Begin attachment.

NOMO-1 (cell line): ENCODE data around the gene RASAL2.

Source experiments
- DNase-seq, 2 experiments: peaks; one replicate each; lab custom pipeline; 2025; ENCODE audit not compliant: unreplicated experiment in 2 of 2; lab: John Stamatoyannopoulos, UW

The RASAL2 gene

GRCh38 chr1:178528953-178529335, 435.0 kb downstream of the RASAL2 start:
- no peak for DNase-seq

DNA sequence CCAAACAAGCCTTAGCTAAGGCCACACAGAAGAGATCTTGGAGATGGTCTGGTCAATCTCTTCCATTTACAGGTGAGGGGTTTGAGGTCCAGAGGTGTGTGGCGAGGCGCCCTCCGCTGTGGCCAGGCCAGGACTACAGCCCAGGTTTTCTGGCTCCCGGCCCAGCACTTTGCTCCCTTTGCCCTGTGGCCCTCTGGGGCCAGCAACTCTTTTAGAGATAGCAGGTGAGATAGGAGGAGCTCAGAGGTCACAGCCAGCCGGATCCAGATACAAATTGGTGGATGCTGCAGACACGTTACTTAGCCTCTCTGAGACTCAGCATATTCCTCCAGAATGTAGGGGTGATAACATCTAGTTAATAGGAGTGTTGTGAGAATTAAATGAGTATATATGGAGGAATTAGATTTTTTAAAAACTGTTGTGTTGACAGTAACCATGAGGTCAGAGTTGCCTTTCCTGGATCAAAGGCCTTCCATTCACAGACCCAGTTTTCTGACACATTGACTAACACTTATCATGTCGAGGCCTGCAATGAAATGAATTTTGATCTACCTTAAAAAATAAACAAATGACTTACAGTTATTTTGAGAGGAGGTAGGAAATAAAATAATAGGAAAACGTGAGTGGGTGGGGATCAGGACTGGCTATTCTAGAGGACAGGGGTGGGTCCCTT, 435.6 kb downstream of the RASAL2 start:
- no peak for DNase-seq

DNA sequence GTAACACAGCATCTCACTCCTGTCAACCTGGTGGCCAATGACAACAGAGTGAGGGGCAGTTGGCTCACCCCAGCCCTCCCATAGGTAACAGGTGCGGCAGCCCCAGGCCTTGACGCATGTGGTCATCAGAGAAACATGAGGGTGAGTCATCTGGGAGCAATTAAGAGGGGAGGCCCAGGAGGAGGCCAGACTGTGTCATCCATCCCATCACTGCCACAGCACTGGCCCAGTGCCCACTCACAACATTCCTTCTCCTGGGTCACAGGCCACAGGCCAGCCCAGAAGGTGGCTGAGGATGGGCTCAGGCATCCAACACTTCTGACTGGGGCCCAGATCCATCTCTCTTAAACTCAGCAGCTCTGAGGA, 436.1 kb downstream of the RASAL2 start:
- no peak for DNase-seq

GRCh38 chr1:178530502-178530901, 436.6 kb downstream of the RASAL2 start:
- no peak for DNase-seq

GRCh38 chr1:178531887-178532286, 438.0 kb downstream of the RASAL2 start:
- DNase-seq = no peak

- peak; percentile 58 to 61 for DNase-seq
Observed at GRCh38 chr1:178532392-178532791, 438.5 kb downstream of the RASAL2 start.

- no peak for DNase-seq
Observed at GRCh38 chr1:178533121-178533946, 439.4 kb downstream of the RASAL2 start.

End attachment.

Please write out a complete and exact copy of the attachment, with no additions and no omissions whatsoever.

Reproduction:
NOMO-1 (cell line): ENCODE data around the gene RASAL2.

Source experiments
- DNase-seq, 2 experiments: peaks; one replicate each; lab custom pipeline; 2025; ENCODE audit not compliant: unreplicated experiment in 2 of 2; lab: John Stamatoyannopoulos, UW

The RASAL2 gene

GRCh38 chr1:178528953-178529335, 435.0 kb downstream of the RASAL2 start:
- no peak for DNase-seq

DNA sequence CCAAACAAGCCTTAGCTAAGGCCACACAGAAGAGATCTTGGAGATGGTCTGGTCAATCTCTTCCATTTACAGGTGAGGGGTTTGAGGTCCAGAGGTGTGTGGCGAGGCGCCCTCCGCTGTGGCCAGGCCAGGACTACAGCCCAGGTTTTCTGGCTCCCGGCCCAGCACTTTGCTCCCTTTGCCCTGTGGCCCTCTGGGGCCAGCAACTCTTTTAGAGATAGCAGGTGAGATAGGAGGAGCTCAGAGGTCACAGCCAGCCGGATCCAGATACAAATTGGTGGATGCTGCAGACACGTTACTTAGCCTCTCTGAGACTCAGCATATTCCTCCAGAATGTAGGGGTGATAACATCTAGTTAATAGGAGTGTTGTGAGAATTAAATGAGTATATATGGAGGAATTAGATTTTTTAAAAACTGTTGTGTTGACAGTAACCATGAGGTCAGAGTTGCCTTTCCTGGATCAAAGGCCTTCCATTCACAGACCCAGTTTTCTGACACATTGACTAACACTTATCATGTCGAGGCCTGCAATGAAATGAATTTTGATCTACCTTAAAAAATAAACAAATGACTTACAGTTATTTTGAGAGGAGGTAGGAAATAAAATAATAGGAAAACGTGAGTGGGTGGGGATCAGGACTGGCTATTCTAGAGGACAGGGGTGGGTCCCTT, 435.6 kb downstream of the RASAL2 start:
- no peak for DNase-seq

DNA sequence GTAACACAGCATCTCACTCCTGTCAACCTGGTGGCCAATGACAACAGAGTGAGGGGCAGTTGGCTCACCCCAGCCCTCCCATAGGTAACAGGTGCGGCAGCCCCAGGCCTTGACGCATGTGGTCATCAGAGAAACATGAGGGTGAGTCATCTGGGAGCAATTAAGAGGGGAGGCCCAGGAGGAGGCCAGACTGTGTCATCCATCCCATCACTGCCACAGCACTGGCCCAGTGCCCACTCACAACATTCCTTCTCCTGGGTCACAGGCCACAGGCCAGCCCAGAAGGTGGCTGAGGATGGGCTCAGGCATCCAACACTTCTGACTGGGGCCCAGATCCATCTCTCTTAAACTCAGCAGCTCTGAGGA, 436.1 kb downstream of the RASAL2 start:
- no peak for DNase-seq

GRCh38 chr1:178530502-178530901, 436.6 kb downstream of the RASAL2 start:
- no peak for DNase-seq

GRCh38 chr1:178531887-178532286, 438.0 kb downstream of the RASAL2 start:
- DNase-seq = no peak

- peak; percentile 58 to 61 for DNase-seq
Observed at GRCh38 chr1:178532392-178532791, 438.5 kb downstream of the RASAL2 start.

- no peak for DNase-seq
Observed at GRCh38 chr1:178533121-178533946, 439.4 kb downstream of the RASAL2 start.